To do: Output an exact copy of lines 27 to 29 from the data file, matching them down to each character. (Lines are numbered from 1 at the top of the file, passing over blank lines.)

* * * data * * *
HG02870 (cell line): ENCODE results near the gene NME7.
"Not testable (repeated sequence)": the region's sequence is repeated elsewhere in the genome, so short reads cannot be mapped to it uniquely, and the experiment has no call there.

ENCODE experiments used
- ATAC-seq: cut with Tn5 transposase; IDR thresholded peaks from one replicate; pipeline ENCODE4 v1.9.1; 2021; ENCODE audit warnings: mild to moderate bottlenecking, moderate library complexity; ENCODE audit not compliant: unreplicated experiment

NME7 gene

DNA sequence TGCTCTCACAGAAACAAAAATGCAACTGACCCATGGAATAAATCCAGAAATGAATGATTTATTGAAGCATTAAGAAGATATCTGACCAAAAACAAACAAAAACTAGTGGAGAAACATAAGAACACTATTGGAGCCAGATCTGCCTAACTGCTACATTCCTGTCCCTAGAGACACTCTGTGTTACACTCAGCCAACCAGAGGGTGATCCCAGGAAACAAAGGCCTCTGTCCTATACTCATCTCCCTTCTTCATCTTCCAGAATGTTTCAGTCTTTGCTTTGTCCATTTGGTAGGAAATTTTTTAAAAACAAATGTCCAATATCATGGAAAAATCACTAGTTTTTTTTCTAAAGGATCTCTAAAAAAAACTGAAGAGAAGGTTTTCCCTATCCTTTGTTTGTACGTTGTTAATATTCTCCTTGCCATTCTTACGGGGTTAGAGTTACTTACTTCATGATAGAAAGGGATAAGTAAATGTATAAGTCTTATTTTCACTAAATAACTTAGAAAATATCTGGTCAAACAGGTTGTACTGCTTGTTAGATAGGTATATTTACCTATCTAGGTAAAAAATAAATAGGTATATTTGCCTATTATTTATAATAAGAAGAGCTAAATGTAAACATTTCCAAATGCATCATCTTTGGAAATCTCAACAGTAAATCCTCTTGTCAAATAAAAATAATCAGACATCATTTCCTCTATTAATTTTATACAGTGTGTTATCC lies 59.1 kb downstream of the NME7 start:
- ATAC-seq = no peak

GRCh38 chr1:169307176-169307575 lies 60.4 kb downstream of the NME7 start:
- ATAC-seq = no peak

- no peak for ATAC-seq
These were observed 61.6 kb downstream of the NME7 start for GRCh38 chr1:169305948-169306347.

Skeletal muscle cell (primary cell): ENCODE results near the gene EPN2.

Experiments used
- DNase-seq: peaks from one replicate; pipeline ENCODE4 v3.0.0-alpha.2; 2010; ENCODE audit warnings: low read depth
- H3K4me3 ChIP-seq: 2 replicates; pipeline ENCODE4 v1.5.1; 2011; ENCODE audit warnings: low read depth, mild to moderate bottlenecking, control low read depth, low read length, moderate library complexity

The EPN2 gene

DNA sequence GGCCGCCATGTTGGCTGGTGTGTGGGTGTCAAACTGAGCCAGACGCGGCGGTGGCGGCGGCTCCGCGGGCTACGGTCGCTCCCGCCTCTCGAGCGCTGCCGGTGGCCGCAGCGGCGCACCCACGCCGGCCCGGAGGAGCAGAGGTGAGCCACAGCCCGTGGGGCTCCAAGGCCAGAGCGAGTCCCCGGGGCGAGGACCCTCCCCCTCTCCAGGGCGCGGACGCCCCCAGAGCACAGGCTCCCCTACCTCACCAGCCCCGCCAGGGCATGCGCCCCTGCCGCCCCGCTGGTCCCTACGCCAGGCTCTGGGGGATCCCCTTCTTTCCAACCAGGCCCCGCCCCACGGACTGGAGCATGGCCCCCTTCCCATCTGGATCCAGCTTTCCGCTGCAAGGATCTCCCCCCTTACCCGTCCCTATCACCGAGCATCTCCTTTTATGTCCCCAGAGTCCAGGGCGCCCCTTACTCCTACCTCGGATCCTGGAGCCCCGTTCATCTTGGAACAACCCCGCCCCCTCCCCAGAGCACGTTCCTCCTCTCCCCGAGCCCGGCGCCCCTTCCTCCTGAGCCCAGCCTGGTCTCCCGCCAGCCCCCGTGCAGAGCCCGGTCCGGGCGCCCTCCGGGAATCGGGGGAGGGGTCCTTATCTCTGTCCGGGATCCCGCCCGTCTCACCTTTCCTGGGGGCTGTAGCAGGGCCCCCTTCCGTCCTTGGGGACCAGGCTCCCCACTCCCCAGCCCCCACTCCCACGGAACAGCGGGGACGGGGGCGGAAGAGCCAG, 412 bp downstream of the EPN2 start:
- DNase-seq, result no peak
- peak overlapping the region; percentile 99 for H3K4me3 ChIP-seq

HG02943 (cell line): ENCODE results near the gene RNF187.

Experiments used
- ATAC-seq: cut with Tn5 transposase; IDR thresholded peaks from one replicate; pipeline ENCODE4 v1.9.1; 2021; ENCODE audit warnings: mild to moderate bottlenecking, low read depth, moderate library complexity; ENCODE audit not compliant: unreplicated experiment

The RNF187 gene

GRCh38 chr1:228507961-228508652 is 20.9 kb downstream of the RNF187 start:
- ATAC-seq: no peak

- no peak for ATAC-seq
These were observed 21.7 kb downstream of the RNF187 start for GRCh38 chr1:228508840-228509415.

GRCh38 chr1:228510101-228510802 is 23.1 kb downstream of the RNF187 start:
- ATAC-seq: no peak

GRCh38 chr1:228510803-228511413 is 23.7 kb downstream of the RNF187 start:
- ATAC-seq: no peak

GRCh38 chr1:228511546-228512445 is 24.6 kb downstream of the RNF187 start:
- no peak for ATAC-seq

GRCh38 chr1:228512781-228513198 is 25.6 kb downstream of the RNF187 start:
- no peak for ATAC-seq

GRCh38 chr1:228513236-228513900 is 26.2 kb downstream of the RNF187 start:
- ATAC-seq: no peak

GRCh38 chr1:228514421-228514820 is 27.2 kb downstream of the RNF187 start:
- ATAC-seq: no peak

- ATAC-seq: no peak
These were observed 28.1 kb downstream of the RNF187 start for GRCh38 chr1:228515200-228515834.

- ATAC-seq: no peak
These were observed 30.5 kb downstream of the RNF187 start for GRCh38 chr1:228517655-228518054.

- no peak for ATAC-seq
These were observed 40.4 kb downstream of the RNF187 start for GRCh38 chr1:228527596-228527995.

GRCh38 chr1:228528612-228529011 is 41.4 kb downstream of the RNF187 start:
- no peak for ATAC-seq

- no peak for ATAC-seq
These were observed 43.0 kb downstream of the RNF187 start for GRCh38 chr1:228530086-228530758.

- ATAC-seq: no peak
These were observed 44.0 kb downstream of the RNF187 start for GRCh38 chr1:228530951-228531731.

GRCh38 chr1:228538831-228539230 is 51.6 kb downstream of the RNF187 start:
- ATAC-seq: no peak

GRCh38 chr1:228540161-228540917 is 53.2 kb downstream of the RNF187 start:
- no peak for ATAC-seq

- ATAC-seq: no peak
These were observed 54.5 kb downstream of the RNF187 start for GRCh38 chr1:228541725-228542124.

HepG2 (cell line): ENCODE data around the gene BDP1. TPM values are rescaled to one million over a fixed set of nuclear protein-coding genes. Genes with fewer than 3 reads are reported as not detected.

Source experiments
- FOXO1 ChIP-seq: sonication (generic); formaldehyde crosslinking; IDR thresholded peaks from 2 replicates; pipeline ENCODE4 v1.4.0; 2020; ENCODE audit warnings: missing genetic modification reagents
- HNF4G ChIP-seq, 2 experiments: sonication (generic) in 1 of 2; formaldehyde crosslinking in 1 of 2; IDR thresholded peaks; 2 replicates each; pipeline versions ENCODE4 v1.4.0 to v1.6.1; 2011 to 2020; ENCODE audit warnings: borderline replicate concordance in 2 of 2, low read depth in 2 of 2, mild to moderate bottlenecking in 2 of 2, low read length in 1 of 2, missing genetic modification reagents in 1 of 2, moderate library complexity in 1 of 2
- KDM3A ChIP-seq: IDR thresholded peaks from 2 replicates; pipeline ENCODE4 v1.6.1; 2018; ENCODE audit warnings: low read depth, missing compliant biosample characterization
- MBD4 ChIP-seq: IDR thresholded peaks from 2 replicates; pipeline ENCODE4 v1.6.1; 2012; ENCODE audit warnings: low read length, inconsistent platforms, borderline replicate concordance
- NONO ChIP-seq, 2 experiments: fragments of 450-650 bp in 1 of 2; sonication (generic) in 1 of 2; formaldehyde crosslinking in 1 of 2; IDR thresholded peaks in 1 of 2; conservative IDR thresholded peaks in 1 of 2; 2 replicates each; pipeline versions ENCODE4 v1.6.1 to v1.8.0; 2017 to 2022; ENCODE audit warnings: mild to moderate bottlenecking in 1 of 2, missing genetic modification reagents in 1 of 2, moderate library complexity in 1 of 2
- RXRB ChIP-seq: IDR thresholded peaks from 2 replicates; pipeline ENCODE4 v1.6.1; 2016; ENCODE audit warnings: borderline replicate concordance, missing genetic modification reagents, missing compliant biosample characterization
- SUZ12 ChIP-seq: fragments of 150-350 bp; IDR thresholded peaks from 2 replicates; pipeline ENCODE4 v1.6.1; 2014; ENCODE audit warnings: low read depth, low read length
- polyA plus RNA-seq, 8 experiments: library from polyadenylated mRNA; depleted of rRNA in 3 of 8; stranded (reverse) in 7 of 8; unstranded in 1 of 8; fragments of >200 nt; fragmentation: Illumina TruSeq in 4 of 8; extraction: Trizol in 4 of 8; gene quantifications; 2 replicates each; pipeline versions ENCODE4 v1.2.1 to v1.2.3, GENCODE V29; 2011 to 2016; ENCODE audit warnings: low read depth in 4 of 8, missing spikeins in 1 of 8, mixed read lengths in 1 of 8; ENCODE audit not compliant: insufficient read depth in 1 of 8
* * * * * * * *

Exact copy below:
These were observed 21.7 kb downstream of the RNF187 start for GRCh38 chr1:228508840-228509415.

GRCh38 chr1:228510101-228510802 is 23.1 kb downstream of the RNF187 start:
- ATAC-seq: no peak